Lurking in a cave somewhere near the Afghan-Pakistani border, Osama bin Laden is cackling. If he’s still alive that is. For the specter of Munich has cast its ugly pall over Europe once again — and, for the time being at least, the anti-liberal forces of totalitarian terror have won.
The details are well known by now. Three days before national elections, Islamist terrorists murdered 190 railway commuters in Madrid. Heading into the election with a recognizable lead, the People’s Party of Jose Maria Aznar was defeated by the anti-war Socialists of Jose Luis Rodriguez Zapatero. Throughout the campaign, Zapatero stated that he would remove Spain’s 1,300 peacekeeping troops from Iraq unless the United Nations assumed control, a commitment he reiterated following his election victory. Indeed, no one can dispute that Aznar’s deception (misleading his people into believing that the crime was committed by the Basque ETA) was foolish. But by failing to look beyond the People’s Party’s electioneering (this was, after all, an election) and bestowing a victory upon the Socialists, Spaniards played right into al Qaeda’s hands.
It is not inappropriate to critique the resolve of a nation under duress; there are numerous historical instances that indicate alternative ways of responding to adversity. No better example comes to mind than that of the British people during the Luftwaffe’s air raid of England, lasting from September 1940 until May of 1941. Ultimately 40,000 civilians were killed, yet wartime leader Winston Churchill was cheered wherever he traveled, not heckled at “for getting us into this mess.” When this nation was attacked on Sept. 11, 2001 (an assault that was far more devastating, in every imaginable respect, than the Madrid bombings), we did not curl up and vote Socialist. We took the war to the enemy, locating and dismantling terrorist enclaves in Afghanistan, Iraq and now Pakistan.
Reasonable people can disagree on the wisdom of the war in Iraq, but to argue in favor of unilaterally withdrawing peacekeeping troops in a time of relative chaos is obtuse. The Spanish military was not even involved in combat operations; they have only recently joined in the post-war rebuilding effort. And this is a crucial point. It was not just the war against Saddam that the Islamists condemn. More threatening to them is our effort to build a vibrant, constitutional democracy in the center of the Arab world. A liberal society stands in contrast to everything that the Islamists espouse. By supporting a political party pledged to a policy that could lead to unmitigated disaster for Iraq, the Spanish people have struck a cruel blow to Iraqis.
More than anything, the Islamist attack on Spain belies the argument that eliminating Ba’athist tyranny had nothing to do with the greater war on terror. Anti-war advocates continually scoff at the notion that Saddam Hussein was connected in any way whatsoever with international terrorism. “Osama is religious and Saddam is secular,” they would authoritatively state. Well, I could just as simply respond that the enemy of my enemy is my friend, but let’s take the argument further. Why, pray tell, would an Islamic terrorist cell strike a country party to the wartime coalition if the Islamists had no connection to or interests with the regime that the coalition removed from power?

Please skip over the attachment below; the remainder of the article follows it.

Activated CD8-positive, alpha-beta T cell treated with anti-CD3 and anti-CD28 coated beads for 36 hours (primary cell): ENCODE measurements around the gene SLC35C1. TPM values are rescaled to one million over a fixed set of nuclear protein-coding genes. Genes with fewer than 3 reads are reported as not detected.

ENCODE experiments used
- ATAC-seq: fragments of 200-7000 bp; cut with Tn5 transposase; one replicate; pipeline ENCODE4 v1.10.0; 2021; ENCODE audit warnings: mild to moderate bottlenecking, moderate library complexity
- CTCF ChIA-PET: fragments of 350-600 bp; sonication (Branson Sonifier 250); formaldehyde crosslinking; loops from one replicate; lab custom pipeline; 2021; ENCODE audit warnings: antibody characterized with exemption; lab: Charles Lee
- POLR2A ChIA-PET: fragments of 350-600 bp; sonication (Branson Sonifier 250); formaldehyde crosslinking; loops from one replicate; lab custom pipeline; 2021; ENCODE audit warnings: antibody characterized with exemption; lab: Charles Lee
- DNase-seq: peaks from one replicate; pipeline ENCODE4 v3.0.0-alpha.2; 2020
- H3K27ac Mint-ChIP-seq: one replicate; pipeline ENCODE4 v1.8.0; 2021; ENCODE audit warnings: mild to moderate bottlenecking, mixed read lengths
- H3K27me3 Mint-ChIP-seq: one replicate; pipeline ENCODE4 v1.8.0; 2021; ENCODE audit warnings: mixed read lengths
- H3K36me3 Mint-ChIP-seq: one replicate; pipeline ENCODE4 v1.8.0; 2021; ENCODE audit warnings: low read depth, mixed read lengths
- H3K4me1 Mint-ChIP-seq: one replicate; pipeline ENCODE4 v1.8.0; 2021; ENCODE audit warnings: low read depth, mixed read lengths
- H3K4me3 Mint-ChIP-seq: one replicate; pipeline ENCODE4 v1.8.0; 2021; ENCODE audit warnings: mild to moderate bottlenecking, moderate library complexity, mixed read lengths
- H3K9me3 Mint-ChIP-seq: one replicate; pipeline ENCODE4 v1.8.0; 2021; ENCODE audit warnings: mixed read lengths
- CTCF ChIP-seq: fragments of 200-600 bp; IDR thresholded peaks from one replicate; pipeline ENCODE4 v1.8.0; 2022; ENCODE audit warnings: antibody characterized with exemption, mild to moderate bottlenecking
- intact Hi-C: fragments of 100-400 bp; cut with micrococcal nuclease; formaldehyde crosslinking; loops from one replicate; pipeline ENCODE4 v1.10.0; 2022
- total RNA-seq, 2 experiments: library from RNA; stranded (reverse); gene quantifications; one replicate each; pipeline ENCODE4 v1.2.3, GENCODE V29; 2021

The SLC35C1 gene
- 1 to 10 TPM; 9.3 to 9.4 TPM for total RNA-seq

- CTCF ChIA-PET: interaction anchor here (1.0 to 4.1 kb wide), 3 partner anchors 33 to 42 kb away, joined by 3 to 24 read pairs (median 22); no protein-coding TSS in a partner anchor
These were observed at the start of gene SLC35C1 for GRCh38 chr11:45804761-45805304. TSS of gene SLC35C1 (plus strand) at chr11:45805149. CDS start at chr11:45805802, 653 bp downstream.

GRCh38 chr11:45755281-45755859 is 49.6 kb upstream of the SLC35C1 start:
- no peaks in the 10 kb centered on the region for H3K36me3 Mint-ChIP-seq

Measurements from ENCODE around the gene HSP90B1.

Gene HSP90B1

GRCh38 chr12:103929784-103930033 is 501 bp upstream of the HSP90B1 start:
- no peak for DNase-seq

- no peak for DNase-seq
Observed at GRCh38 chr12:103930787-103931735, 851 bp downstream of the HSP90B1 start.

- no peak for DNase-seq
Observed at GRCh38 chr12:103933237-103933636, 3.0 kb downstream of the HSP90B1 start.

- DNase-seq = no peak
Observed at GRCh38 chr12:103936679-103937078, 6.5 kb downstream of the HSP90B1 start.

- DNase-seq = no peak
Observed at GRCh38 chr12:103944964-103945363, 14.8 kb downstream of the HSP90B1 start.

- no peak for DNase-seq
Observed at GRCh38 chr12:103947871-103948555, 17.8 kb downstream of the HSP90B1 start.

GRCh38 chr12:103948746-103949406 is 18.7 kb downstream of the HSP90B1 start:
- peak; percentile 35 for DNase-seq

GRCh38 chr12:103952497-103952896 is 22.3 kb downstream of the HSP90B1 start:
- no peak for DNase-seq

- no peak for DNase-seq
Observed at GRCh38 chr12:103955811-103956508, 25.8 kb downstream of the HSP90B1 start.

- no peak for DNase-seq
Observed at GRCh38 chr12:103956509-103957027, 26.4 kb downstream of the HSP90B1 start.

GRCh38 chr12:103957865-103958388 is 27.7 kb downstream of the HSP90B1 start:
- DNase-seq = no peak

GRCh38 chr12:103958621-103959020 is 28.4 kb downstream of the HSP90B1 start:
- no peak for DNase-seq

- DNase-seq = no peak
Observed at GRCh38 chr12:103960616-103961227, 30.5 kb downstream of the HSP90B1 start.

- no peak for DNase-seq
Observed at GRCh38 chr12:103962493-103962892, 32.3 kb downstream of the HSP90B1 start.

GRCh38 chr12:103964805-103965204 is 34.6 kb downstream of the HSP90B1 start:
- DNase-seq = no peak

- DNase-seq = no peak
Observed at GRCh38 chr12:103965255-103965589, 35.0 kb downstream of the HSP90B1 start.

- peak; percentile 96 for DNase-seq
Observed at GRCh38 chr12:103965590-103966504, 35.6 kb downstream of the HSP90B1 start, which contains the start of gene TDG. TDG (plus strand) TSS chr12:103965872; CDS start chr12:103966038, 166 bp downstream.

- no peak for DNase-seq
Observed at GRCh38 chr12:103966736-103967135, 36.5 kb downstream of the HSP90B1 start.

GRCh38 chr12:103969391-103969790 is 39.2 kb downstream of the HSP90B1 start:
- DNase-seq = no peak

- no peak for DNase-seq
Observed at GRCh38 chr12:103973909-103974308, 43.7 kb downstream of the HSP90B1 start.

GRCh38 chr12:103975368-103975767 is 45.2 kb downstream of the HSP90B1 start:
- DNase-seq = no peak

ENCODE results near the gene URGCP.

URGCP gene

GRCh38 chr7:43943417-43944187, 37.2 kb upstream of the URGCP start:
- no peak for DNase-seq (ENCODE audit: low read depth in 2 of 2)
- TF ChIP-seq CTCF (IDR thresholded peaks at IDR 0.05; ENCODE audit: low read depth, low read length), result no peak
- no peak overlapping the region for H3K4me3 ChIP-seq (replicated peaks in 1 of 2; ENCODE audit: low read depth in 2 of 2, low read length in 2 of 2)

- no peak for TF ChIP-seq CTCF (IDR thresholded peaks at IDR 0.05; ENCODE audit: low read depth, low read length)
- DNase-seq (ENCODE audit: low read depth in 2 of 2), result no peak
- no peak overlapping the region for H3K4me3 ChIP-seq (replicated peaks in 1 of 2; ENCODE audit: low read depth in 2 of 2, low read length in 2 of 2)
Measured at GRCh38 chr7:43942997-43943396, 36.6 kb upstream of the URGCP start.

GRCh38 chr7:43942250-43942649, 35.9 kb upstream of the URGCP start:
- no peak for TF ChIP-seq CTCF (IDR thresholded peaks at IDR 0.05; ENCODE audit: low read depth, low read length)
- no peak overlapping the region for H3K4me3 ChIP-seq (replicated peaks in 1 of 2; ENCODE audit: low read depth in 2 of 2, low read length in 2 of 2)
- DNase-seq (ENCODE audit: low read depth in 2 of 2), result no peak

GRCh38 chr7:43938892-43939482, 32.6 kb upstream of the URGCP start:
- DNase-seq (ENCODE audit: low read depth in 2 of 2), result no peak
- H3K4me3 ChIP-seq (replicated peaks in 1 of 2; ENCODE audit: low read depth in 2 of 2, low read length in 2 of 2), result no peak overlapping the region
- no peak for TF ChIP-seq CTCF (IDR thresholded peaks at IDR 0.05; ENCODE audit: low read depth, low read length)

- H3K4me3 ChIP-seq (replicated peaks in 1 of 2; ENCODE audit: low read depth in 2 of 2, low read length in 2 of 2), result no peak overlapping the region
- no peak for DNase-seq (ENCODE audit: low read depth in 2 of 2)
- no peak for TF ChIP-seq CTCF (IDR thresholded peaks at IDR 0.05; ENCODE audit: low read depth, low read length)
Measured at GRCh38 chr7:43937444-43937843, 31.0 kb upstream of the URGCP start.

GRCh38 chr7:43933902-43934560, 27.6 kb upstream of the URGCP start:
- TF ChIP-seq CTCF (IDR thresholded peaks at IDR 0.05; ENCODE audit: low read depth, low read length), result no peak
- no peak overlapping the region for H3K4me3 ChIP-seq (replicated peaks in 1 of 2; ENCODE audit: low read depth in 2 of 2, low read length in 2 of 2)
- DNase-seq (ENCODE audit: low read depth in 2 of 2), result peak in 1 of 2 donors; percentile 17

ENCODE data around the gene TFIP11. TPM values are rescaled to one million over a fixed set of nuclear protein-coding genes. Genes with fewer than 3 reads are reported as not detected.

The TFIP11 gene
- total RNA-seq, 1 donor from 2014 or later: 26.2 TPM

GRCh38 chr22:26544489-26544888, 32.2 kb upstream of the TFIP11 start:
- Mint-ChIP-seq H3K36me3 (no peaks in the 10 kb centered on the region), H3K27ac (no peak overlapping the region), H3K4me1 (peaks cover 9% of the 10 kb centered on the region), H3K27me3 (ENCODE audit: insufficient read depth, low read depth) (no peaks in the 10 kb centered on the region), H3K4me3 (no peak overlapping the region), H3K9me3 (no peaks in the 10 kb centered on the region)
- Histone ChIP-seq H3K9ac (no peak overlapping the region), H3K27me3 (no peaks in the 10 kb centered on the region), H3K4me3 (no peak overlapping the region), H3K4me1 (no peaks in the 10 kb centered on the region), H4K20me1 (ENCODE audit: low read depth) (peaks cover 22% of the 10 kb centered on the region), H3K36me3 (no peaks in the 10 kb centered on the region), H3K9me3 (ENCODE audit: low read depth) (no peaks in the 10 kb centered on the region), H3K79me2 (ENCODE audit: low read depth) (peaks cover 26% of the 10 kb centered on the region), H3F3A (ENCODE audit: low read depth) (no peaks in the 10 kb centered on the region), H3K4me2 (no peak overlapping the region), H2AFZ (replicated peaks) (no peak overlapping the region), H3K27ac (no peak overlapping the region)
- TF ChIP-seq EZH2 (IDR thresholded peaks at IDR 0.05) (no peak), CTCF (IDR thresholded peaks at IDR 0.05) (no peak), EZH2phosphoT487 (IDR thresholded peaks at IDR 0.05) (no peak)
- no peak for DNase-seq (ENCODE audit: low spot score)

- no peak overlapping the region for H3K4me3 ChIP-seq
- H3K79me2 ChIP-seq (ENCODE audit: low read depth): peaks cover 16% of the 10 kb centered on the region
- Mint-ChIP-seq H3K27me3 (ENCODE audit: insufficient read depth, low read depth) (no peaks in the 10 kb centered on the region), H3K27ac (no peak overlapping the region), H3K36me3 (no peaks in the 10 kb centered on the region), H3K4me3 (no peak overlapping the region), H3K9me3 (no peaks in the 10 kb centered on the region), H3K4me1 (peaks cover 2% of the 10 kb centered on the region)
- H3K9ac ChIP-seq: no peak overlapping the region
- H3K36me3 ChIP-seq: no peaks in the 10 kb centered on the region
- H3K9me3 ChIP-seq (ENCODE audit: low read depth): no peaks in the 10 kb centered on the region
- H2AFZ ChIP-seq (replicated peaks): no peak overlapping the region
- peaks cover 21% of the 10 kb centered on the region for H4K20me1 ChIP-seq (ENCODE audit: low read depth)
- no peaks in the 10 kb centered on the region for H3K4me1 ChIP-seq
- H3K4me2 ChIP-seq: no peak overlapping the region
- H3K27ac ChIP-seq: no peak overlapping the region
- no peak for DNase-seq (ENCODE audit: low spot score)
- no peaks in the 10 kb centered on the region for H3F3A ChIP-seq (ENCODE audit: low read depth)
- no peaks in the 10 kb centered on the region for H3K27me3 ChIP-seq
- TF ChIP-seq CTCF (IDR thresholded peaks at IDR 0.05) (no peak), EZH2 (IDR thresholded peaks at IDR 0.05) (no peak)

In making the case against the war, one can raise concerns about what appears to be a lack of weapons of mass destruction (though certainly no lack of programs to develop such weapons) or the administration’s lack of commitment to postwar rebuilding. But to argue that we should not have gone to war against Iraq because it would have angered Islamists is the most feckless reasoning imaginable.
But it is wrong, as some conservative commentators have accused, to claim that Spain’s response to the March 11 attack will encourage attacks on other free nations. For it has always been the terrorists’ agenda to attack free nations, only the West’s response is debatable. The Islamists who declared war on the West over 20 years ago have demonstrated, time and again, their nihilistic aptitude. What would President Zapatero have ordered us to do following the destruction of the Marine barracks in Lebanon in 1983? What would his counsel have been after the first World Trade Center bombing in 1993, or the Khobar Towers bombing in 1996, or after two American embassies were destroyed in 1998? Zapatero’s pledge to send more Spanish troops to Afghanistan underscores the silly logic that Spain brought Islamist terror upon itself. Does the Prime Minister not realize that this decision makes Spain, and every other nation with troops in Afghanistan, just as susceptible to terrorist attack as maintaining troops in Iraq? To the Islamists, it makes no difference if a Western state has troops stationed in Afghanistan, Iraq or both. They’re all part of the “Crusader-Zionist Alliance” in the end.
Soon after accepting his victory, Zapatero proclaimed, “Fighting terrorism with bombs and Tomahawk missiles is not a way to win, but will instead provoke more extremism. Terrorism is fought with the rule of law, international law, and with intelligence services.” The chief of the European Commission, Romano Prodi, echoed this legalistic sentiment, “It is clear that using force is not the answer to resolving the conflict with terrorists.” These gentlemen have every right to their opinions regarding how best to fight militant Islam, but what makes Zapatero’s bold pronouncement to withdraw his troops any less “unilateral” or “arrogant” than anything President Bush has done? Let Spain, France and Germany pursue the terrorists with their legal codes and international treaties, provided al Qaeda does not blow up the courthouse first.
James Kirchick is a sophomore in Pierson College. His column appears on alternate Wednesdays.